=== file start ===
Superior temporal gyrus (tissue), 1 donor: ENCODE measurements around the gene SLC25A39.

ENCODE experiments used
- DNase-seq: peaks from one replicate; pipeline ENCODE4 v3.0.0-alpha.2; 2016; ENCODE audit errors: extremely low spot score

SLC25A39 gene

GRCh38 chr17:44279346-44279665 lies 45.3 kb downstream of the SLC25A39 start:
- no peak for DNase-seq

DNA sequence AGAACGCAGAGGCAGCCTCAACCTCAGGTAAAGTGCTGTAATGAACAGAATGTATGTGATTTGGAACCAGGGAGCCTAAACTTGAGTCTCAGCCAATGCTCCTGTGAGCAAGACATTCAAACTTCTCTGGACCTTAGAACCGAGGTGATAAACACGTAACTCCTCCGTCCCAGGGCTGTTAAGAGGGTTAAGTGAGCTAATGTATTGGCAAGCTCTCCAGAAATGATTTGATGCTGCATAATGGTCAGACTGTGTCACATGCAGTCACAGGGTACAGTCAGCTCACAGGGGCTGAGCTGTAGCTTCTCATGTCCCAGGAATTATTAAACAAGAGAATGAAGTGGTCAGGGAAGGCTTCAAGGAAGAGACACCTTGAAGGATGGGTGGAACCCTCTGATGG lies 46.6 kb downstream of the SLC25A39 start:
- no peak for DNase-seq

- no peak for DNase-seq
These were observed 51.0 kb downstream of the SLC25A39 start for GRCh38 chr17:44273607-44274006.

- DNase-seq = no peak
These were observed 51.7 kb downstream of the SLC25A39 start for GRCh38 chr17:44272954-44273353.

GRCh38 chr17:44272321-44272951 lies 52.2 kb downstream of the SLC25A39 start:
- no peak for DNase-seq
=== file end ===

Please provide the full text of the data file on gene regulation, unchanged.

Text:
Superior temporal gyrus (tissue), 1 donor: ENCODE measurements around the gene SLC25A39.

ENCODE experiments used
- DNase-seq: peaks from one replicate; pipeline ENCODE4 v3.0.0-alpha.2; 2016; ENCODE audit errors: extremely low spot score

SLC25A39 gene

GRCh38 chr17:44279346-44279665 lies 45.3 kb downstream of the SLC25A39 start:
- no peak for DNase-seq

DNA sequence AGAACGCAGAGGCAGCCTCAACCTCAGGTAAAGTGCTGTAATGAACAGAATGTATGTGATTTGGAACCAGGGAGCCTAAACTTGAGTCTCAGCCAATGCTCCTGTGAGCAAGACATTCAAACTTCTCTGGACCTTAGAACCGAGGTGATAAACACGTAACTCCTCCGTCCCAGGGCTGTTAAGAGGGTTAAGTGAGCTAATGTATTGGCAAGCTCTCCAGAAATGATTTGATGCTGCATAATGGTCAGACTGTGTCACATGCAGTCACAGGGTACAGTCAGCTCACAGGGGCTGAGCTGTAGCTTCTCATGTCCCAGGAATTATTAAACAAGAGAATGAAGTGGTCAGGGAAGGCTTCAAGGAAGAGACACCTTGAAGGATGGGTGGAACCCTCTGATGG lies 46.6 kb downstream of the SLC25A39 start:
- no peak for DNase-seq

- no peak for DNase-seq
These were observed 51.0 kb downstream of the SLC25A39 start for GRCh38 chr17:44273607-44274006.

- DNase-seq = no peak
These were observed 51.7 kb downstream of the SLC25A39 start for GRCh38 chr17:44272954-44273353.

GRCh38 chr17:44272321-44272951 lies 52.2 kb downstream of the SLC25A39 start:
- no peak for DNase-seq